Property Settlement Lawyers After Separation Or Divorce

After divorce, most people are concerned about protecting their assets. Property settlement lawyers can help protect your interests while dividing your marital estate, protecting your retirement assets, and property rights. 

Going through a divorce is a challenging and emotionally taxing process, and one of the most difficult aspects of a divorce settlement is the division of property.  Property settlements can be complicated by many factors, including legal issues and tax implications. It is important to choose a lawyer who understands the law and knows how to negotiate effectively. O’Loan Family Law are experienced negotiators who can help you reach fair agreements regarding your property division.

The sooner you hire a lawyer, the better off you will be. If you wait until the last minute, you could lose valuable rights to your property. Contact O’Loan Family Law today to learn more about our services and receive legal advice from our experienced family lawyers. 

In this article, we will explore some of the challenges of property division and how to navigate them during a divorce settlement. 


What Is A Property Settlement?

The term ‘property settlement’ refers to the division of assets between spouses after divorce or separation. In some countries, such as Australia, the law requires that both parties agree to the terms before they can be finalised.

Property settlements are usually divided into two parts: alimony (also known as spousal maintenance) and child support. Alimony payments are paid to the former spouse until he/she remarries or dies. This usually occurs in circumstances where a spouse cannot adequately support themselves.  Child support is paid to the children until they reach adulthood.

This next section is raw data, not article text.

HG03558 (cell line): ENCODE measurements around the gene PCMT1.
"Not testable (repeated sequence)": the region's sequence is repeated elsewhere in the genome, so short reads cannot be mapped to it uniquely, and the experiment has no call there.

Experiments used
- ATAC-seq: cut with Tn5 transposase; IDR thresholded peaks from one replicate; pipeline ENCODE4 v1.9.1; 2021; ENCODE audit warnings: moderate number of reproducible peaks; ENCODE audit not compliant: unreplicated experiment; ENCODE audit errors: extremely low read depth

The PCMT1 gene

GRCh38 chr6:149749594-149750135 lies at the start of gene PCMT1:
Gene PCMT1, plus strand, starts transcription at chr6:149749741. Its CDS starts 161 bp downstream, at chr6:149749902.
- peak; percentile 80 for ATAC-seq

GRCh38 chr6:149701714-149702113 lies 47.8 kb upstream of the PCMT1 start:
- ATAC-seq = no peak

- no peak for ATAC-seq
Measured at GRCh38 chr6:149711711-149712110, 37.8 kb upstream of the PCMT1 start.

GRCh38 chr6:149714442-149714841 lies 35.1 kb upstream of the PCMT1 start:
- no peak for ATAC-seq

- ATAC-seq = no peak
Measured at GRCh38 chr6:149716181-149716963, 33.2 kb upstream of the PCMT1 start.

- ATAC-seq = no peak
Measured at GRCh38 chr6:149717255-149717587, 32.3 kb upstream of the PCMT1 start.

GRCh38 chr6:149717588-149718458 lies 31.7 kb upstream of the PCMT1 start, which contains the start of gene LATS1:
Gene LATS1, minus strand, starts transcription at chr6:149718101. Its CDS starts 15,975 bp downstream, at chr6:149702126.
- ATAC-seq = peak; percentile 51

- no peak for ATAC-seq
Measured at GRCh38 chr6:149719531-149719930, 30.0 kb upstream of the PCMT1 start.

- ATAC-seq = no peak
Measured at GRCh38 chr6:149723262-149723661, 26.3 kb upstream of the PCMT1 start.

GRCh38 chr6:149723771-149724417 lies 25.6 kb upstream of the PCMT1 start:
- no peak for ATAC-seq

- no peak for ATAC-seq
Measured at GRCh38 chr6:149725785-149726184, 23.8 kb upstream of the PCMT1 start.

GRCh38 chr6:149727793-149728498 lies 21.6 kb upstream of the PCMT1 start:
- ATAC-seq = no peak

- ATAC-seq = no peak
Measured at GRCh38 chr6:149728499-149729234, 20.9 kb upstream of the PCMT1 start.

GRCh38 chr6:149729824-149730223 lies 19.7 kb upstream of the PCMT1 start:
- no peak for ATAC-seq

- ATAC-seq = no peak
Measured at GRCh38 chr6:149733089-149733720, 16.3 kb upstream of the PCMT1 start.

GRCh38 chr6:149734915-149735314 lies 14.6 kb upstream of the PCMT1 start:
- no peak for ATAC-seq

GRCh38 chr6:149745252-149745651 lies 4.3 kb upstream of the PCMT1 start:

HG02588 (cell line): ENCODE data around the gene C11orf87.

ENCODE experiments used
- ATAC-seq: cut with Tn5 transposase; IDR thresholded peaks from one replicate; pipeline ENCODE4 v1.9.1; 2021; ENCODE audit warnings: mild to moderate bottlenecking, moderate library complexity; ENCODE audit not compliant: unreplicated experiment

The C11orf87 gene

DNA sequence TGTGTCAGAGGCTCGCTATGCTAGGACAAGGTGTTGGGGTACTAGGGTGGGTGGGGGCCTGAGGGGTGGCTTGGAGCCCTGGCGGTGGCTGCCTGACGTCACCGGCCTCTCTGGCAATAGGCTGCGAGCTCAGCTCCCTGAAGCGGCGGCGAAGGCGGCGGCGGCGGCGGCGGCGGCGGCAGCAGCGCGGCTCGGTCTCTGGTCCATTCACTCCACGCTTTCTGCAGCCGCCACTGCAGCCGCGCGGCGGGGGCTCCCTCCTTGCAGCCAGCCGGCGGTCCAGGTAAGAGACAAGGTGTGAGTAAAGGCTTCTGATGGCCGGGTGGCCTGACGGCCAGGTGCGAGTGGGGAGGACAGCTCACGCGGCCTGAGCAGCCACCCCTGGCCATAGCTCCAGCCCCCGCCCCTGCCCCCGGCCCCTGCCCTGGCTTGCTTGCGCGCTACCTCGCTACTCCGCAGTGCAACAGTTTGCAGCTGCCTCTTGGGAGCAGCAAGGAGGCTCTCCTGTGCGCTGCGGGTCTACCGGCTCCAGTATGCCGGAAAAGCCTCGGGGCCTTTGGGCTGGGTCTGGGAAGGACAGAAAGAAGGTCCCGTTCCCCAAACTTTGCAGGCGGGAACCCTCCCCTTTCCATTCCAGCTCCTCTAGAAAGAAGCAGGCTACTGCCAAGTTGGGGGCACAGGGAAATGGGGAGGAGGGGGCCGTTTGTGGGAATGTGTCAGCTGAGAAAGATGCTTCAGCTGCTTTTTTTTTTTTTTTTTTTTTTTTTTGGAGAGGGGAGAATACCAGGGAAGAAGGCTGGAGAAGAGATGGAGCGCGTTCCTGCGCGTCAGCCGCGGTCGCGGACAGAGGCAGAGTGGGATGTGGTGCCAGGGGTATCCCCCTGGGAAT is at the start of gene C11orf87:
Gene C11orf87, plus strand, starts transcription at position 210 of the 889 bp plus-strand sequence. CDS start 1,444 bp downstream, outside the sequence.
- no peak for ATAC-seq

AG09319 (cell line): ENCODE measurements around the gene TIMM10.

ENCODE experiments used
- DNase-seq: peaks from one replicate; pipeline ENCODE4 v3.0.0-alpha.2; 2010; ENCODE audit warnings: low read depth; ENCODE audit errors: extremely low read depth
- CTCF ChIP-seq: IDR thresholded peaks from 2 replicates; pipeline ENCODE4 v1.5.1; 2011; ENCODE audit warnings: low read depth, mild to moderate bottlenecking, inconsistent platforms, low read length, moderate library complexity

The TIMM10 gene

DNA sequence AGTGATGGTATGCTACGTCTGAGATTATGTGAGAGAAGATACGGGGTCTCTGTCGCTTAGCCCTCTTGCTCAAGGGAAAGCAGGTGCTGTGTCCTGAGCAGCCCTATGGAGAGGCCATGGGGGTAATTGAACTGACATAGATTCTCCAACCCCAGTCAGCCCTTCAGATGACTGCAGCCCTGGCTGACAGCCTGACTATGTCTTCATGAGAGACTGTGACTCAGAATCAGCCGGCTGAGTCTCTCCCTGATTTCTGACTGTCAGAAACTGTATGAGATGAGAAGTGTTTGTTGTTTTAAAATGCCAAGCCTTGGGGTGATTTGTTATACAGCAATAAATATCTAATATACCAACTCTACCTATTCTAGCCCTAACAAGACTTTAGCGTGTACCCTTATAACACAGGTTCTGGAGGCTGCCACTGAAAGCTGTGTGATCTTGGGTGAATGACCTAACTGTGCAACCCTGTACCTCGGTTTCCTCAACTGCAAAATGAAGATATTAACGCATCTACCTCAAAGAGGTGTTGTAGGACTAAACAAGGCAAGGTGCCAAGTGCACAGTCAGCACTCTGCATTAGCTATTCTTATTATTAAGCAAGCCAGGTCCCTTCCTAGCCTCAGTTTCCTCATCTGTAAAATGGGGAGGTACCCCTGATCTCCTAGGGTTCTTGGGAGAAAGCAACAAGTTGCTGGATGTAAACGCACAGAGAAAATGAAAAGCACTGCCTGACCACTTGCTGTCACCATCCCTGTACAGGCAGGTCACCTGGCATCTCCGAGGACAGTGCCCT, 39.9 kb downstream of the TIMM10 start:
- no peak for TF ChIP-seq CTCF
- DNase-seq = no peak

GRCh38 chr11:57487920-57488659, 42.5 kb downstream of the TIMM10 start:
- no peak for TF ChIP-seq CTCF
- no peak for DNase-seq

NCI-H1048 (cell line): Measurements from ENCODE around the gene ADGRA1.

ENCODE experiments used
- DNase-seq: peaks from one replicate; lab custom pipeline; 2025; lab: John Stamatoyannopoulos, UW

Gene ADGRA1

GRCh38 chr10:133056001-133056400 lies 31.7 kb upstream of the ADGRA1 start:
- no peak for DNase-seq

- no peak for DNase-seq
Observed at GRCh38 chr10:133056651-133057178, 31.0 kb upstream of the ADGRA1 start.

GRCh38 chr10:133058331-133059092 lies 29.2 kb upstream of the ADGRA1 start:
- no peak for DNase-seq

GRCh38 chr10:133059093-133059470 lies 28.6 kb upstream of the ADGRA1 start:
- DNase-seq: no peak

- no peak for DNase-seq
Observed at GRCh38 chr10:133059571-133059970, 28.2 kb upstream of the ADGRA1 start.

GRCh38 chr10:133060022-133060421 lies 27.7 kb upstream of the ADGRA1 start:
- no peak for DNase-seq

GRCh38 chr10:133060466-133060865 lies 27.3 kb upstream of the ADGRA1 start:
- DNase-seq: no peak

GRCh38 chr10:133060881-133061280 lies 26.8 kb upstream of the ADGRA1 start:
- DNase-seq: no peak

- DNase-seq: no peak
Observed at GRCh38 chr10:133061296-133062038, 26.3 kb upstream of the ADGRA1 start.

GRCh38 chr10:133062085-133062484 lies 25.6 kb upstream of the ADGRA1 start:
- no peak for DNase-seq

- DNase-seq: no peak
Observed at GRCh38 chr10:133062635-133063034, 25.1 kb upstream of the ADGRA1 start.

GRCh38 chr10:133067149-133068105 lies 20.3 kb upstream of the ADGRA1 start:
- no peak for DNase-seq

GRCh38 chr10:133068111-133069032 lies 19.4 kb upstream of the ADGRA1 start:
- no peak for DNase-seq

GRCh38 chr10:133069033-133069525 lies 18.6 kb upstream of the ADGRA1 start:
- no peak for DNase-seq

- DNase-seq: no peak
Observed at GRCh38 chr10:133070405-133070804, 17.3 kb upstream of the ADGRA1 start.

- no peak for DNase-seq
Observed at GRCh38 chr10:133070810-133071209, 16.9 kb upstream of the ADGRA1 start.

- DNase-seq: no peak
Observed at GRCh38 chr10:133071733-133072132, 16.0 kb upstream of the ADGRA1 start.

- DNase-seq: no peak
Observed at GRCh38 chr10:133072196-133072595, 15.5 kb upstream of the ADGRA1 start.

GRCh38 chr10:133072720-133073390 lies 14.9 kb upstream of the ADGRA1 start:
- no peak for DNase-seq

What Should Be Divided?

If you are going through a divorce, you might wonder whether you should split your property equally between both parties or give each party their share. This decision depends on several factors, such as the length of the marriage, the children involved, and other financial obligations.

Divorce is never fun, but the division of property can be even harder. Sometimes, you may want to consider giving your ex-spouse less than 50% of your total assets. This is because you may be unable to afford the cost of living without assistance. The Court generally looks at the total pool of marital assets and then determines each party’s entitlement. 


Negotiating A Property Settlement